One good way to measure the effectiveness and efficiency of a Special Investigative Unit (SIU) is to determine its return on investment (ROI). While some companies may conduct routine evaluations of their SIUs, one area that is hidden and thus difficult to measure is the existence of wasted investigative man-hours, or, what we call, investigative leakage. If left uncorrected, this will cause a continued waste of SIU resources that will yield little or no results, and take away time from other higher priority investigative work. As a result, the leakage will have a negative impact on the ROI of your unit. There are three main stages of the investigative cycle where leakage can occur. Identifying these areas will help provide its fix.
Stage I is the handling of the predication of the case. There are many sources to initiate healthcare fraud investigations, such as complaints from the insured (i.e. beneficiaries), confidential sources, data analysis, or public sources, like social media. Not every allegation of fraud contains equal weight or credibility, so once you receive the allegation and before investing any significant resources, the first step is to determine whether your SIU actually needs to conduct an investigation. With very minor effort, whether one or two very short interviews with the source or a brief claims review, you can determine whether the allegation has a basis of validity. If it is invalid (i.e., unprovable), you can discontinue your efforts and plug your time leak before it even starts.
If the allegation appears to be valid, you have entered Stage II of the investigative cycle, which is to round out the allegation with a preliminary investigation. You should determine whether the case meets established investigative guidelines, and/or involves quality of care for a patient. The goal at this stage is to understand the depth and breadth of the issue in order to prioritize the case. Steps to be taken at this stage can include:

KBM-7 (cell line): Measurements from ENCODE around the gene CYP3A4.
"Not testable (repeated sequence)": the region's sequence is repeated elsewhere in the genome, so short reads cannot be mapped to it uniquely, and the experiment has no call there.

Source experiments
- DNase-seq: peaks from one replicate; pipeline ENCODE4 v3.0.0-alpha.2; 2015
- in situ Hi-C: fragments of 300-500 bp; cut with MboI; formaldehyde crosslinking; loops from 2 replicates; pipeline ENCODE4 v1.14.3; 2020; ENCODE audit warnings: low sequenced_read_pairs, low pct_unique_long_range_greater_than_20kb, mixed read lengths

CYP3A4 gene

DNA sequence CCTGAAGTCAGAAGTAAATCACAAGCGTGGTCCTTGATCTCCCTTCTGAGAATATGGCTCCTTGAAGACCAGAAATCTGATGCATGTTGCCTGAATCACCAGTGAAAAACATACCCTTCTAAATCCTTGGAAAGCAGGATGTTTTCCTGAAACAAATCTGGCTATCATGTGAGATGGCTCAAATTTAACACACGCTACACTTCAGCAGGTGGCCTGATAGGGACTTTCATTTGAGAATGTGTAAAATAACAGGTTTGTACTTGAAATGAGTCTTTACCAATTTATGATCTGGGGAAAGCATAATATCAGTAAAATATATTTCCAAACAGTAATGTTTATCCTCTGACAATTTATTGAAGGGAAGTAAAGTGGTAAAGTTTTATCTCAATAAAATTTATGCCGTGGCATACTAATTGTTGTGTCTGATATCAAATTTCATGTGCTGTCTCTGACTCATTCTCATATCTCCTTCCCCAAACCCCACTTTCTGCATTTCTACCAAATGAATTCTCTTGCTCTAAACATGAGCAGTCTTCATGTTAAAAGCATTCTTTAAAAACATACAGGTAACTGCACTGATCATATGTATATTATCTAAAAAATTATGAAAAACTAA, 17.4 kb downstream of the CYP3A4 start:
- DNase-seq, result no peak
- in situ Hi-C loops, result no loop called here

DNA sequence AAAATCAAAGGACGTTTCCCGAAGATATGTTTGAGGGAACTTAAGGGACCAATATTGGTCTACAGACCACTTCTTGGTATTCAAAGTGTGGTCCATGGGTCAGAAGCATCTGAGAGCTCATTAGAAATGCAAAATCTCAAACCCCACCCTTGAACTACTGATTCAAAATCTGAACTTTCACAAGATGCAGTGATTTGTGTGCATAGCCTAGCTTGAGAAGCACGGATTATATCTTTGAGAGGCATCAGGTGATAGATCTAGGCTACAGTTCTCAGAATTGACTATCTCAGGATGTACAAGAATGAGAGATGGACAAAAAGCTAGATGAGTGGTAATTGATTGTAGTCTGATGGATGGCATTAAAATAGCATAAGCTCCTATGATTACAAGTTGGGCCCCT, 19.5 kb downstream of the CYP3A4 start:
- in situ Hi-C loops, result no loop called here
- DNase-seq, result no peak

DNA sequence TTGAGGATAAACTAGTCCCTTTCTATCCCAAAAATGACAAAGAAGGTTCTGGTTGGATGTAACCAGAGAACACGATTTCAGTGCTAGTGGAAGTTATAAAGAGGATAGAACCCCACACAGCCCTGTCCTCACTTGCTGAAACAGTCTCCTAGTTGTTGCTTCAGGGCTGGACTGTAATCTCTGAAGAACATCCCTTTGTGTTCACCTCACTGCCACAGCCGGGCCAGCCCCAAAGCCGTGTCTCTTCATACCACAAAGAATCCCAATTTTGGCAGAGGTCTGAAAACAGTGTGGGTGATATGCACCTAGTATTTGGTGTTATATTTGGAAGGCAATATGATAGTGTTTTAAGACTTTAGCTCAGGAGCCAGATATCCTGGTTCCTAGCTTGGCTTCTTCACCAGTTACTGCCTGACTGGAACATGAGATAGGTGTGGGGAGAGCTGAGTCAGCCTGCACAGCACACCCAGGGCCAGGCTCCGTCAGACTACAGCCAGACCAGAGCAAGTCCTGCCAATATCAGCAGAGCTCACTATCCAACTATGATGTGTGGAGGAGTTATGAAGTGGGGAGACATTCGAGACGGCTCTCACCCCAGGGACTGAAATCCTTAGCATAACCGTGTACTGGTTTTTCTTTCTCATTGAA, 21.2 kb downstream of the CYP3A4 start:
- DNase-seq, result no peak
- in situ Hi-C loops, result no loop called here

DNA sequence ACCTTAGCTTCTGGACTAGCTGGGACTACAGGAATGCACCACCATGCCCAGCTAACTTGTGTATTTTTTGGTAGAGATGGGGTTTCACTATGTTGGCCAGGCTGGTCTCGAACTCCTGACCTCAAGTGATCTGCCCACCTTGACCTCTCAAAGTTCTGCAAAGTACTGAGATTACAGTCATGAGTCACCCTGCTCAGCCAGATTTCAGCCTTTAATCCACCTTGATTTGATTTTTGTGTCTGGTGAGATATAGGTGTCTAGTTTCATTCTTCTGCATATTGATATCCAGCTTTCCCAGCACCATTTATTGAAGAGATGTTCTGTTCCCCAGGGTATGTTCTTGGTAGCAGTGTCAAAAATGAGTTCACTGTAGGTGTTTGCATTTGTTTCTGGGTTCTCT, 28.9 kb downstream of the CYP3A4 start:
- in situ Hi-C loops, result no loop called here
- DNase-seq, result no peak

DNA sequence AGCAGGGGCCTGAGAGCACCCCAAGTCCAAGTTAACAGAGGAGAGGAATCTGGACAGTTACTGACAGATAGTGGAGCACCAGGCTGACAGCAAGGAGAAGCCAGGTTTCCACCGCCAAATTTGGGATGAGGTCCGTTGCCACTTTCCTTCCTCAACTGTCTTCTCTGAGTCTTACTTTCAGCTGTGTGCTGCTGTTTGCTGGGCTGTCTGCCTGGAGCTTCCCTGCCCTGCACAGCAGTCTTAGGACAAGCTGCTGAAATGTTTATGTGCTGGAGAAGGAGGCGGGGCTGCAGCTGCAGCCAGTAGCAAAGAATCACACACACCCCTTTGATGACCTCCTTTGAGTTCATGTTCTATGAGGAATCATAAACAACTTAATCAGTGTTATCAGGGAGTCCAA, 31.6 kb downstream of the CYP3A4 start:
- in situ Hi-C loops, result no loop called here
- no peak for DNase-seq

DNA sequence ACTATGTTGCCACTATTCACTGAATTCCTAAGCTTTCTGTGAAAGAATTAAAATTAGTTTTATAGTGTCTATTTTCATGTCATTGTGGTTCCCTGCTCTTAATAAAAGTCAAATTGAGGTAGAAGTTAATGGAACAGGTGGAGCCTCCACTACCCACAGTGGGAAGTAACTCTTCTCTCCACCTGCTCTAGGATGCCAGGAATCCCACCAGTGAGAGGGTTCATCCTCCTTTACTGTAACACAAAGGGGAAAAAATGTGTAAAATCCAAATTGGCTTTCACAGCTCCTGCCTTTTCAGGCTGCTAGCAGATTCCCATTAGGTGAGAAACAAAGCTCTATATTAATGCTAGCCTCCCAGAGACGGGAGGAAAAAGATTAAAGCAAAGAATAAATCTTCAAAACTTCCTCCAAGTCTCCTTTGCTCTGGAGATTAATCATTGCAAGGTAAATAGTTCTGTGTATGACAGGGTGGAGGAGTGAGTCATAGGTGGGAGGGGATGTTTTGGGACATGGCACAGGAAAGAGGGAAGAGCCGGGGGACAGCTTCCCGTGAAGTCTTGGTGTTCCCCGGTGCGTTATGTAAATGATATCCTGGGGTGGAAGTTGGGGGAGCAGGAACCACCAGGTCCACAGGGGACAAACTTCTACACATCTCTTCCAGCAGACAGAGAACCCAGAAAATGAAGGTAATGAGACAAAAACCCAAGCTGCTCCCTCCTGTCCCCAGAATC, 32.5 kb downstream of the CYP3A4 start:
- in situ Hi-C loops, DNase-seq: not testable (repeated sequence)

- contacting law enforcement to determine if they have already had a pending matter (you don’t want to step on an active law enforcement case)
- reviewing prior similar complaints to determine if the allegation pertains to a one-time occurrence or pattern of illegal activity
- identifying corroborating witnesses for additional information
- conducting a deeper review of records, such as submitted claims, for patterns of potential improper claims
At this point, you can work with your manager to make a determination whether the investigation should continue or be handled through administrative actions (e.g., seeking overpayments and/or providing education, as appropriate).
If you determine there is a strong indication of fraudulent activity, you will enter Stage III: proceeding with a full-field investigation. Since full field investigations can be lengthy and complicated with the use of many different investigative techniques, it is an area that is vulnerable for investigative leakage. In simple terms, the longer an investigation goes on, the greater chance for scope creep, unnecessary investigative steps, and in some cases, overkill. To avoid these pitfalls, the investigator along with the manager should develop an agreed-upon organized plan of action. The plan will set out specific actionable items and milestones, including what resources will be needed, what documents should be gathered and reviewed, and what steps will be necessary to find other possible evidence to potentially establish organized activity involving other individuals. Deadlines for reaching milestones should be established to ensure the case remains on course and completed in a timely manner. This prevents the risk of reaching the point where it is too “aged” to be of interest for prosecution or administrative action.
Being aware of the possibility of investigative leakage at all stages of an investigation can help your staff avoid unnecessary work, which will have a negative impact on your overall ROI. On the contrary, making the best use of your resources will produce the results by which your SIU is measured. Time is money. Spend your investigative resources wisely!
IntegrityM’s Investigative Services
If the task seems daunting, IntegrityM can help. Our investigators combine sophisticated data analysis with key informant interviews and a rigorous review of legal and regulatory requirements to examine and resolve complaints and allegations of fraud and abuse. With decades of experience, IntegrityM investigators have contributed to the identification and resolution of numerous program irregularities, leading to law enforcement and OIG case referrals. To learn more about our investigation services, or how we can enhance your team, call us at (703) 535-1400, or contact us online.